Simple Techniques to Manage Time

There never seems to be enough time in the roles of management and supervision. Therefore, the goal of time management should not be to find more time. The goal is set a reasonable amount of time to spend on these roles and then use that time wisely.
1. Start with the simple techniques of stress management above.
2. Managing time takes practice. Practice asking yourself this question throughout the day: "Is this what I want or need to be doing right now?" If yes, then keep doing it.
3. Find some way to realistically and practically analyze your time. Logging your time for a week in 15-minute intervals is not that hard and does not take up that much time. Do it for a week and review your results.
4. Do a "todo" list for your day. Do it at the end of the previous day. Mark items as "A" and "B" in priority. Set aside two hours right away each day to do the important "A" items and then do the "B" items in the afternoon. Let your answering machine take your calls during your "A" time.
5. At the end of your day, spend five minutes cleaning up your space. Use this time, too, to organize your space, including your desktop. That'll give you a clean start for the next day.
6. Learn the difference between "Where can I help?" and "Where am I really needed?" Experienced leaders learn that the last question is much more important than the former.
7. Learn the difference between "Do I need to do this now?" and "Do I need to do this at all?" Experienced leaders learn how to quickly answer this question when faced with a new task.
8. Delegate. Delegation shows up as a frequent suggestion in this guide because it is one of the most important skills for a leader to have. Effective delegation will free up a great deal of time for you.
9. If you are CEO in a corporation, then ask your Board for help. They are responsible to supervise you, as a CEO. Although the Board should not be micro-managing you, that is, involved in the day-to-day activities of the corporation, they still might have some ideas to help you with your time management. Remember, too, that good time management comes from good planning, and the Board is responsible to oversee development of major plans. Thus, the Board may be able to help you by doing a better themselves in their responsibilities as planners for the organization.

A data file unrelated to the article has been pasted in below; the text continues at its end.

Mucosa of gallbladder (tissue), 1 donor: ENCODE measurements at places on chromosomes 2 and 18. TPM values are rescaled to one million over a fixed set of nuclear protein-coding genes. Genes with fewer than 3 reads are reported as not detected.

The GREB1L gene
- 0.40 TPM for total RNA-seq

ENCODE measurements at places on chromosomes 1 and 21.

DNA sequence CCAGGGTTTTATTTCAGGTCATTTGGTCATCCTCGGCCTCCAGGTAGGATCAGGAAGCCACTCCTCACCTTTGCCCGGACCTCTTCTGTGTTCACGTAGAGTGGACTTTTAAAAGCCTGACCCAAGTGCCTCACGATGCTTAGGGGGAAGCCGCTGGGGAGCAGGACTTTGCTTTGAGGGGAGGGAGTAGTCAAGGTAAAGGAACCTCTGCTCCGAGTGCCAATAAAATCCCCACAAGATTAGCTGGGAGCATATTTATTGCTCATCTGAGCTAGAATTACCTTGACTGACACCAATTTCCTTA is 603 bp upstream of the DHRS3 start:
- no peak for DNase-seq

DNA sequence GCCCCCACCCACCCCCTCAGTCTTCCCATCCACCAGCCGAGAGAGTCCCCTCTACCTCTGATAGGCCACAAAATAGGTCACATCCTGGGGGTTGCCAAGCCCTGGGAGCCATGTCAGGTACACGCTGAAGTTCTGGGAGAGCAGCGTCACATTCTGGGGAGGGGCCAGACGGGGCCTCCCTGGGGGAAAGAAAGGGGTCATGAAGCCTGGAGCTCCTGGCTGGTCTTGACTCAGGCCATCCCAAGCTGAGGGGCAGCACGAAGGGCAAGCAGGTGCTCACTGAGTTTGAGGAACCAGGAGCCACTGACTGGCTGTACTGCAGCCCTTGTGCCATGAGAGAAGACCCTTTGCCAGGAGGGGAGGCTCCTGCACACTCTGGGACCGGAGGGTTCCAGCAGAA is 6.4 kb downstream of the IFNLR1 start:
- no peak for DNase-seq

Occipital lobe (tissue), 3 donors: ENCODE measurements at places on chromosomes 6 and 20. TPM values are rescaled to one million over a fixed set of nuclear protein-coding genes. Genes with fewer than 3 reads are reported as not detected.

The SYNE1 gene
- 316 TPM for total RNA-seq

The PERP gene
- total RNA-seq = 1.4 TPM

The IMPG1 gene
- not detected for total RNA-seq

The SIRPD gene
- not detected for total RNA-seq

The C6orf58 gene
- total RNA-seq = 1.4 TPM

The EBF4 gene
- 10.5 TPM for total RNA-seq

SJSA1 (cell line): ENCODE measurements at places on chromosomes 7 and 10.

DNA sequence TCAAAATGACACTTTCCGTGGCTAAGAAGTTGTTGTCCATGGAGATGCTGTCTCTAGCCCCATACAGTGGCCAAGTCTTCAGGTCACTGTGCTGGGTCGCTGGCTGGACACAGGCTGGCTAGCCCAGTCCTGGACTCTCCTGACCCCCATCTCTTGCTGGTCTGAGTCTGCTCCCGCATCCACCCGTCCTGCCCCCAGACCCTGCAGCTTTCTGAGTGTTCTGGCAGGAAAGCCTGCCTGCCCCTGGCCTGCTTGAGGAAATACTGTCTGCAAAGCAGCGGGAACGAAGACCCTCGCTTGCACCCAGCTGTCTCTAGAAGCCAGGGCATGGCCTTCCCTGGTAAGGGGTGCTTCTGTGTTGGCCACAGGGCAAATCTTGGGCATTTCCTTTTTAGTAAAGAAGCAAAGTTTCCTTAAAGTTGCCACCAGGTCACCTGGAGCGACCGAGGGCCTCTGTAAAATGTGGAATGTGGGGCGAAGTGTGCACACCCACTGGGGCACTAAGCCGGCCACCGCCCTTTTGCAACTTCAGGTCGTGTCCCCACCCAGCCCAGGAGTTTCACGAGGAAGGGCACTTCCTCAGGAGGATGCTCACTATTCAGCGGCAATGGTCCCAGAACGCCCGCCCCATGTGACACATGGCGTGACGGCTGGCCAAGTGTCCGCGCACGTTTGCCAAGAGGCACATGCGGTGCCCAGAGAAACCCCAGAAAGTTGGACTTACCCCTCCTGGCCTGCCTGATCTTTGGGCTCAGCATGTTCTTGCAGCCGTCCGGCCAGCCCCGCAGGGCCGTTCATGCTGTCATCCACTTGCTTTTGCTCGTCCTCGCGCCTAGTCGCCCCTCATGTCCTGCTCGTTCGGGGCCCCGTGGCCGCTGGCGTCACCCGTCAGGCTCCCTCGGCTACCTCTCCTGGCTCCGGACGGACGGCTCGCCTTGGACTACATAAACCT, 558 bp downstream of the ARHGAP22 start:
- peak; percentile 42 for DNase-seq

10. Use a "Do Not Disturb" sign! During the early part of the day, when you're attending to your important items (your "A" list), hang this sign on the doorknob outside your door.
11. Sort your mail into categories including "read now", "handle now" and "read later". You'll quickly get a knack for sorting through your mail. You'll also notice that much of what you think you need to read later wasn't really all that important anyway.
12. Read your mail at the same time each day.
That way, you'll likely get to your mail on a regular basis and won't become distracted into any certain piece of mail that ends up taking too much of your time.
13. Have a place for everything and put everything in its place.
That way, you'll know where to find it when you need it. Another important outcome is that your people will see that you are somewhat organized, rather than out of control.
14. Best suggestion for saving time - schedule 10 minutes to do nothing.
That time can be used to just sit and clear your mind. You'll end up thinking more clearly, resulting in more time in your day. The best outcome of this practice is that it reminds you that you're not a slave to a clock - and that if you take 10 minutes out of your day, you and your organization won't fall apart.
15. Learn good meeting management skills.
Meetings can become a terrible waste of time. Guidelines for good meeting management are included later in this section.
Source: management help

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